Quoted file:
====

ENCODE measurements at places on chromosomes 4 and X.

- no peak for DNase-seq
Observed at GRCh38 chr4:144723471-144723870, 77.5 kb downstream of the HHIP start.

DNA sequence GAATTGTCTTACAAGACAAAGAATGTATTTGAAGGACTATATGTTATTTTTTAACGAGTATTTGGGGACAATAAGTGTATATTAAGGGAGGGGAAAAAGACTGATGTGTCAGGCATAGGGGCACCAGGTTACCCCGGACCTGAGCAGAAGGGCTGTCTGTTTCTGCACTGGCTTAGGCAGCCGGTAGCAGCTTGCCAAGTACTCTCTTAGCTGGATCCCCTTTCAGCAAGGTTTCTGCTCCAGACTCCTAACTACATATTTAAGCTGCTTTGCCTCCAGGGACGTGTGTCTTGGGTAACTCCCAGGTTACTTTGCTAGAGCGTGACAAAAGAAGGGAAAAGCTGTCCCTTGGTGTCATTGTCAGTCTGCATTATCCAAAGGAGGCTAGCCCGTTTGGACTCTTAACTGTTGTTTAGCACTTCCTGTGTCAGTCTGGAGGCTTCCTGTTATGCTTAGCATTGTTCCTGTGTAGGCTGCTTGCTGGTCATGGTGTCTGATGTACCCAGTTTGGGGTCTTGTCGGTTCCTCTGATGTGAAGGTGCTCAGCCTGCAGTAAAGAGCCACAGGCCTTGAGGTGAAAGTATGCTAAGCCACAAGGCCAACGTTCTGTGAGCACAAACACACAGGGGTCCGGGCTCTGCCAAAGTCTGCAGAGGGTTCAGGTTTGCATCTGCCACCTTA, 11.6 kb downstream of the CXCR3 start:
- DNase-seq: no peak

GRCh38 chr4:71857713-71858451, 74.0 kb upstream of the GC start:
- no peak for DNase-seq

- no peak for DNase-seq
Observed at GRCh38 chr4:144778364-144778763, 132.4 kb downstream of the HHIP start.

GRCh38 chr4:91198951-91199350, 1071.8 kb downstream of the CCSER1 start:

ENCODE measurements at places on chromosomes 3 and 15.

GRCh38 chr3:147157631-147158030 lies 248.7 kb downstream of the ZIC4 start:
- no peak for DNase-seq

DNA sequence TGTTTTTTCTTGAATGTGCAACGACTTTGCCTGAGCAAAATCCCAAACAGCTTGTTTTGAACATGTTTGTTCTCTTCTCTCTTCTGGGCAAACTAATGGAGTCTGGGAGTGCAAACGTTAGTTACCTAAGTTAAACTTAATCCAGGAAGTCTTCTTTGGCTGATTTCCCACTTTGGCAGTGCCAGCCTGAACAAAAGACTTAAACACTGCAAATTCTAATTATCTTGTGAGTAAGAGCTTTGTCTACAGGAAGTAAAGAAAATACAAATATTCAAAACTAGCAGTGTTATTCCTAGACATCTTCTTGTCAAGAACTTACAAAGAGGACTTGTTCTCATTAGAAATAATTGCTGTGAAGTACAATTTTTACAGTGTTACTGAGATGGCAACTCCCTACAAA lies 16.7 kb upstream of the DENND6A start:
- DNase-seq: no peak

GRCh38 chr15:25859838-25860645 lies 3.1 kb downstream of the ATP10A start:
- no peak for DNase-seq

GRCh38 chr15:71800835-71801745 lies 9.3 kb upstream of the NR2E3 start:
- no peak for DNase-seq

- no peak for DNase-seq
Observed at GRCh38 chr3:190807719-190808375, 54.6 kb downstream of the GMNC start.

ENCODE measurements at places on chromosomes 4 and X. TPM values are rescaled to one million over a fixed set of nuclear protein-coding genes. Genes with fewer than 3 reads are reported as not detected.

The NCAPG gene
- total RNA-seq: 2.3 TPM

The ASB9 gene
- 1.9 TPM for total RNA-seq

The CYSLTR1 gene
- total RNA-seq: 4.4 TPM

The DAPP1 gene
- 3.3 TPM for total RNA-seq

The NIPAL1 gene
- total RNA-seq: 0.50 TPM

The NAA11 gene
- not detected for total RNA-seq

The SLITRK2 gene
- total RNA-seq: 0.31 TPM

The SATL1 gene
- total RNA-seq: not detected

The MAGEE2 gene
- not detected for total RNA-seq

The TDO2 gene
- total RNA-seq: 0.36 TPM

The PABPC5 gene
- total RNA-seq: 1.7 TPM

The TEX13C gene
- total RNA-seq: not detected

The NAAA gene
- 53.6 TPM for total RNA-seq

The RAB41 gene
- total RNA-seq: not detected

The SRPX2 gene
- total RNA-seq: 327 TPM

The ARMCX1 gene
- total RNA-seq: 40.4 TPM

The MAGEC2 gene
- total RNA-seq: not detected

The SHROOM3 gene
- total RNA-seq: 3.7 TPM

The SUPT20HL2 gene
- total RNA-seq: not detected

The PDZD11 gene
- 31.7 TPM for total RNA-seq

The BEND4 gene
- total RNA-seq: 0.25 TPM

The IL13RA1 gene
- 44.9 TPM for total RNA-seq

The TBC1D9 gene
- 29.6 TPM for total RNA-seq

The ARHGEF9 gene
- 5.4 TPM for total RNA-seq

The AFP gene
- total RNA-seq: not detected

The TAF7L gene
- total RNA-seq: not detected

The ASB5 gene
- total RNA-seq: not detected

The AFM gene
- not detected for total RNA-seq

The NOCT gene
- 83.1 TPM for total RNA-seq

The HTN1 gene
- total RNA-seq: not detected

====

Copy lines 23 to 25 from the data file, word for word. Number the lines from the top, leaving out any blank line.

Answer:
The NCAPG gene
- total RNA-seq: 2.3 TPM

The ASB9 gene